A systematic review on micronutrient intake adequacy in adult minority populations residing in Europe: The need for action
Ngo, J. ; Roman-Vinas, B. ; Ribas-Barba, L. ; Golsorkhi, M. ; Wharthon Medina, M. ; Bekkering, G.E. ; Cavelaars, A.J.E.M. ; Groot, C.P.G.M. de - \ 2014
Journal of Immigrant and Minority Health 16 (2014)5. - ISSN 1557-1912 - p. 941 - 950.
food-frequency questionnaires - vitamin-d deficiency - ethnic-groups - immigrant population - nutrient intake - african origin - dietary-intake - south-asians - risk-factors - east london
This systematic review evaluated micronutrient intake inadequacy of ten micronutrients for adult ethnic minority populations residing in Europe. Pubmed was searched for studies, related references were checked and experts consulted. Ten studies were identified and six were included in the final analysis representing Albanian, Roma, Sub-Saharan African, South Asian and African-Caribbean minority groups. The Estimated Average Requirement cut point was applied to estimate inadequate intake. With the exception of a sub-Saharan African study, of seven micronutrients analysed, inadequate intakes were markedly elevated (>50 % of the population in most cases) in both genders for folate, vitamin B12, calcium and iron (the latter in females only). A pressing need exists for intake adequacy studies with sound methodologies addressing ethnic minority groups in Europe. These populations constitute a vulnerable population for inadequate intakes and results substantiate the need for further investigation, interventions and policy measures to reduce their nutritional risk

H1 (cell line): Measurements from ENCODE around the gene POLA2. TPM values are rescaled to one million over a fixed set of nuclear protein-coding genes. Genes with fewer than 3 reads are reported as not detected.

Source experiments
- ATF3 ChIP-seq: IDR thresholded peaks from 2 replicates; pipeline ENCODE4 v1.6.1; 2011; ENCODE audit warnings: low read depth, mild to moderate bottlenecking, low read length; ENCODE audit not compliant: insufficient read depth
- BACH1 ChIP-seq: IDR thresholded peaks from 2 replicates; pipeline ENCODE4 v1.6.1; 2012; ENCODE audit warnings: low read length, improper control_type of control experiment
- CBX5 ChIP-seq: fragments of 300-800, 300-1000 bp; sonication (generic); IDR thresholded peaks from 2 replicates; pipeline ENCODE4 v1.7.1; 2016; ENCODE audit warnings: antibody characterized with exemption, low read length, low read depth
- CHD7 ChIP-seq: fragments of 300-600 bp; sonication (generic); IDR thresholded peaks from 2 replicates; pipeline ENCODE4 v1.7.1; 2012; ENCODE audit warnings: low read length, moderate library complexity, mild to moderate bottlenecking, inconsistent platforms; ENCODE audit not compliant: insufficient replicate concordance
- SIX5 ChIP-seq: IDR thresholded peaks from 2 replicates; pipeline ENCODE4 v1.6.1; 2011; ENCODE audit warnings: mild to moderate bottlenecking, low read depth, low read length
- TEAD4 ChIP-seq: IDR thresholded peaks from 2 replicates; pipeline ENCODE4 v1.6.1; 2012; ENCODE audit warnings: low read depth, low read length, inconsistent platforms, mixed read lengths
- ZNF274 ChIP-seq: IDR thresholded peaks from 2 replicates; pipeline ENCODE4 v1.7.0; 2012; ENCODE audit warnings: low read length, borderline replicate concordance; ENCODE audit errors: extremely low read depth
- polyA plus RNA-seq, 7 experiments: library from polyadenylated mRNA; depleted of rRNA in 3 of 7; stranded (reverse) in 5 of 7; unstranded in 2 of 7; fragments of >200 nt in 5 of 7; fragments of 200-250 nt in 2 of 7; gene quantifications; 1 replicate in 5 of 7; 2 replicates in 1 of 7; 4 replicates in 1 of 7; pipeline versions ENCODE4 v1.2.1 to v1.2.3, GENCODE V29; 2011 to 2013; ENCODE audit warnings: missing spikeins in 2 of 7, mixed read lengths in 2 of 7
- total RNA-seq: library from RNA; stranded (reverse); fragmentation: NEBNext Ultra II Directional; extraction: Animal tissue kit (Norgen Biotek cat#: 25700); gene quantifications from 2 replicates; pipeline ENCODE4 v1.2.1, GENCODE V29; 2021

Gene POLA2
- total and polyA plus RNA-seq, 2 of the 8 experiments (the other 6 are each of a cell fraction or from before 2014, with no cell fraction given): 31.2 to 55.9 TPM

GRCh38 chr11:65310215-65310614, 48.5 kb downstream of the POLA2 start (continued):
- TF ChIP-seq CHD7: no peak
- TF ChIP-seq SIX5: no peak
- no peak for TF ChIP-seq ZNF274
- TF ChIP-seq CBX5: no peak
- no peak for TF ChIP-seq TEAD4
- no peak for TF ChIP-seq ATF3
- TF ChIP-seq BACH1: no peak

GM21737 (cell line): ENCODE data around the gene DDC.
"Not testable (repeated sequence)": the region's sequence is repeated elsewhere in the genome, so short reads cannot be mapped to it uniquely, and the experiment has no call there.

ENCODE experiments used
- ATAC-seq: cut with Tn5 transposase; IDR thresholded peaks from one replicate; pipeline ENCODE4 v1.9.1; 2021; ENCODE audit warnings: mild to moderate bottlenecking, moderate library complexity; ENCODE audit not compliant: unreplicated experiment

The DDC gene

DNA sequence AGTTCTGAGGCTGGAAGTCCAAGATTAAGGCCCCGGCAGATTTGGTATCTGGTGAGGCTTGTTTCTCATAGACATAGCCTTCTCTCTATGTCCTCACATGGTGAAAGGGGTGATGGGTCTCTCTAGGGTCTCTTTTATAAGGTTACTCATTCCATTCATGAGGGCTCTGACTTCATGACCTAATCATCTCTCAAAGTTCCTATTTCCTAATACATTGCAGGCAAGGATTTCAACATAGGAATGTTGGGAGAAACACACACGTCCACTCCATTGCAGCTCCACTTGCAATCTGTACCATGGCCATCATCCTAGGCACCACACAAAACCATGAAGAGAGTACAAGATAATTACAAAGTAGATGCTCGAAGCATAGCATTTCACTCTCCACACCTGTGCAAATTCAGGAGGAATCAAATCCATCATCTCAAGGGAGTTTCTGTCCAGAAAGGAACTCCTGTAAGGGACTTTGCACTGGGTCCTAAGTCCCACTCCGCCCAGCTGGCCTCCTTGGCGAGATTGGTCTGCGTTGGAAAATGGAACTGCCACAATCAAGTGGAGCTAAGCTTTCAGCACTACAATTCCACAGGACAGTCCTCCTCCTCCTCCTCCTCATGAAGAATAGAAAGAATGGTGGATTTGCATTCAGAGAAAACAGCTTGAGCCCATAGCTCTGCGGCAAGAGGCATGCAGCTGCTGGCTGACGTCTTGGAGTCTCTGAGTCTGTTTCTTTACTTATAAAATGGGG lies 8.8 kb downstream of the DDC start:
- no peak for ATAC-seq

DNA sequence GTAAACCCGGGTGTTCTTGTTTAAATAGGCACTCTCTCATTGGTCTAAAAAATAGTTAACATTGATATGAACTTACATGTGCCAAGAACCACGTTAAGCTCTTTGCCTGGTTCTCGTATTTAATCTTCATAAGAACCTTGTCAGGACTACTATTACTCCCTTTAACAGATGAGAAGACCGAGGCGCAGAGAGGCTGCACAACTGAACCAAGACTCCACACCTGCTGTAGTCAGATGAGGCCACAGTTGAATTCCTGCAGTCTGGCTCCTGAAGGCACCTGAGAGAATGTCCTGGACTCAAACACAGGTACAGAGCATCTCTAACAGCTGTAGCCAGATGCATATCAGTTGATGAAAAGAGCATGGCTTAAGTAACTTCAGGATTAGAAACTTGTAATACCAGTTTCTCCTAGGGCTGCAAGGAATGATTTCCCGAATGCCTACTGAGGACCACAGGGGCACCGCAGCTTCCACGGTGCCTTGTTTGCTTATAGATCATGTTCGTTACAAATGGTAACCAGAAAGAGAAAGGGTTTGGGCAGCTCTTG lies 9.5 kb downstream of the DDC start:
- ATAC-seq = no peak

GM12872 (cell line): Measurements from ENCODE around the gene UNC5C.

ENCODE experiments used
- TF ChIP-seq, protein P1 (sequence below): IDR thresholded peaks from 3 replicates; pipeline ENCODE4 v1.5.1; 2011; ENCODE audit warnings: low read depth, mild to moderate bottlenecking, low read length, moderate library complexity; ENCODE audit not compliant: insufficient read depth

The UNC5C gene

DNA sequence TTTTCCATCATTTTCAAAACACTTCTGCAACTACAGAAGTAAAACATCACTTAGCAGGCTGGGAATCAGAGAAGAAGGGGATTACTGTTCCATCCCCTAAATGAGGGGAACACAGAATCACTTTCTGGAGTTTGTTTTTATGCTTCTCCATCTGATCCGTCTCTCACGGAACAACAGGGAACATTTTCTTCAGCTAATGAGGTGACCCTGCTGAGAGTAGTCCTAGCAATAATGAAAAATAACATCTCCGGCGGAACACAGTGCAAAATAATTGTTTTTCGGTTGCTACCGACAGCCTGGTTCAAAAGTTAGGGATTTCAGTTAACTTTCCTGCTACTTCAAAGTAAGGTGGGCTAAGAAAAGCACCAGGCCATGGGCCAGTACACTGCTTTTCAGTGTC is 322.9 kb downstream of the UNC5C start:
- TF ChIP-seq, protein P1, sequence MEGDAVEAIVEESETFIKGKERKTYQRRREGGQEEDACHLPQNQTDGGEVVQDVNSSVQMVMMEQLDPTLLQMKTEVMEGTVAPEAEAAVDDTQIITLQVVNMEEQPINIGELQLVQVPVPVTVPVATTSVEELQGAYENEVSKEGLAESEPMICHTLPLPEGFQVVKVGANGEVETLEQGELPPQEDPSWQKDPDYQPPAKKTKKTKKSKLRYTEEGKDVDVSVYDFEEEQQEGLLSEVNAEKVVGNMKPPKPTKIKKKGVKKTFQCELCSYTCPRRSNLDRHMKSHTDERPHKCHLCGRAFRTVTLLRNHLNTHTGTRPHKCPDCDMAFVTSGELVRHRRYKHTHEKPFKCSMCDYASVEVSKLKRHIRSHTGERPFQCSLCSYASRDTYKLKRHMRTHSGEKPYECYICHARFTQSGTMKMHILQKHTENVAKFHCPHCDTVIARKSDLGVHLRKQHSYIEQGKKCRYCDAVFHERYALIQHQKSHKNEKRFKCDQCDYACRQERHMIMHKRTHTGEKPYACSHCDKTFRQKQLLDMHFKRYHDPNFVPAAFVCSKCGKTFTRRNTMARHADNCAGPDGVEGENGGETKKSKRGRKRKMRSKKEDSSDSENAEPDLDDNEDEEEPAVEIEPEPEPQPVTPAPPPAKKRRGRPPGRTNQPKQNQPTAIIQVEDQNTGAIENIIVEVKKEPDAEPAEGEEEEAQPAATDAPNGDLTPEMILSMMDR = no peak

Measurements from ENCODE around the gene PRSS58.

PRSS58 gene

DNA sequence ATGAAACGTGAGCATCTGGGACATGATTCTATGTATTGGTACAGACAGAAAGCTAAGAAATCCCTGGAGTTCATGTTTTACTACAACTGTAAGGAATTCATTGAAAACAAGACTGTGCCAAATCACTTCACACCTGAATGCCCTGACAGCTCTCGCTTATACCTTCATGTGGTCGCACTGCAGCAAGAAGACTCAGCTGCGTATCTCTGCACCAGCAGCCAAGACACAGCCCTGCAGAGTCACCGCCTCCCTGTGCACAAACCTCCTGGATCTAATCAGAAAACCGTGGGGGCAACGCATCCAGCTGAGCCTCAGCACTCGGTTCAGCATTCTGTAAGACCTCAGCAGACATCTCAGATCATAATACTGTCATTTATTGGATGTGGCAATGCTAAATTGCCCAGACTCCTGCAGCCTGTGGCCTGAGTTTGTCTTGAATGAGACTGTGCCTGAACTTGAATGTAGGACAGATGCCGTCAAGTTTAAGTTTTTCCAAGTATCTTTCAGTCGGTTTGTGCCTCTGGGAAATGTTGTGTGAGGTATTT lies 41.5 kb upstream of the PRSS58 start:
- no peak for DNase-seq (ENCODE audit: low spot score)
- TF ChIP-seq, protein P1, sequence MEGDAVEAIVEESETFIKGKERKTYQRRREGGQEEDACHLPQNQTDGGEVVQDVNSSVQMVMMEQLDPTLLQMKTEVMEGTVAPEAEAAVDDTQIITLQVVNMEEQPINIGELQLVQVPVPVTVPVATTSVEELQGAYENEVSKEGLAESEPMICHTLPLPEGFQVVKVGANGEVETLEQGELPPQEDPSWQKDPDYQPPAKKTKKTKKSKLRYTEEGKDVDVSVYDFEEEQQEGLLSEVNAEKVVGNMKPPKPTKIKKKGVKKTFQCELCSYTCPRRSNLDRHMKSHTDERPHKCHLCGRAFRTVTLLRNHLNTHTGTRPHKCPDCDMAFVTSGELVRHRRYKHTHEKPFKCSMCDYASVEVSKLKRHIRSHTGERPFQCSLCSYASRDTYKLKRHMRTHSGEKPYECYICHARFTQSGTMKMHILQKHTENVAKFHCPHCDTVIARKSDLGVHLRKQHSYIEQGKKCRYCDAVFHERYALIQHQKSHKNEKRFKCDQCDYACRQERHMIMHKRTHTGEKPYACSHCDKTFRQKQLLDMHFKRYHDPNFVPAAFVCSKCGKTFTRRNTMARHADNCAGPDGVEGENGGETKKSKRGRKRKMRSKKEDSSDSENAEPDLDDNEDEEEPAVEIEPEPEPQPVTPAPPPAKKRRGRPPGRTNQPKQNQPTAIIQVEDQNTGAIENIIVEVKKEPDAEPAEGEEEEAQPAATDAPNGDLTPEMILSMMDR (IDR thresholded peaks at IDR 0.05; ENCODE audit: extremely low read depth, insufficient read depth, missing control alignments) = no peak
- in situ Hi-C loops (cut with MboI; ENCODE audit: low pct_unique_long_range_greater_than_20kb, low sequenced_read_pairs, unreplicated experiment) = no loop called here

Comined effects of smoking and alcohol on metabolic syndrome: the lifelines cohort study
Slagter, S.N. ; Vliet-Ostaptchouk, J.V. ; Vonk, J.M. ; Boezen, H.M. ; Dullaart, R.P.F. ; Muller Kobold, A.C. ; Feskens, E.J.M. ; Beek, A.P. van; Klauw, M.M. van der; Wolffenbuttel, B.H.R. - \ 2014
PLoS ONE 9 (2014)4. - ISSN 1932-6203 - 9 p.
genome-wide association - nutrition examination survey - coronary-heart-disease - body-mass index - blood-pressure - waist circumference - cigarette-smoking - physical-activity - national-health - dietary-intake
Introduction - The development of metabolic syndrome (MetS) is influenced by environmental factors such as smoking and alcohol consumption. We determined the combined effects of smoking and alcohol on MetS and its individual components. Methods - 64,046 participants aged 18–80 years from the LifeLines Cohort study were categorized into three body mass index (BMI) classes (BMI1 drink/day) and tobacco showed higher triglycerides levels. Up to 2 drinks/day was associated with a smaller waist circumference in overweight and obese individuals. Consumption of >2 drinks/day increased blood pressure, with the strongest associations found for heavy smokers. The overall metabolic profile of wine drinkers was better than that of non-drinkers or drinkers of beer or spirits/mixed drinks. Conclusion - Light alcohol consumption may moderate the negative associations of smoking with MetS. Our results suggest that the lifestyle advice that emphasizes smoking cessation and the restriction of alcohol consumption to a maximum of 1 drink/day, is a good approach to reduce the prevalence of MetS. Figures
Socio-economic determinants of micronutrient intake and status in Europe: a systematic review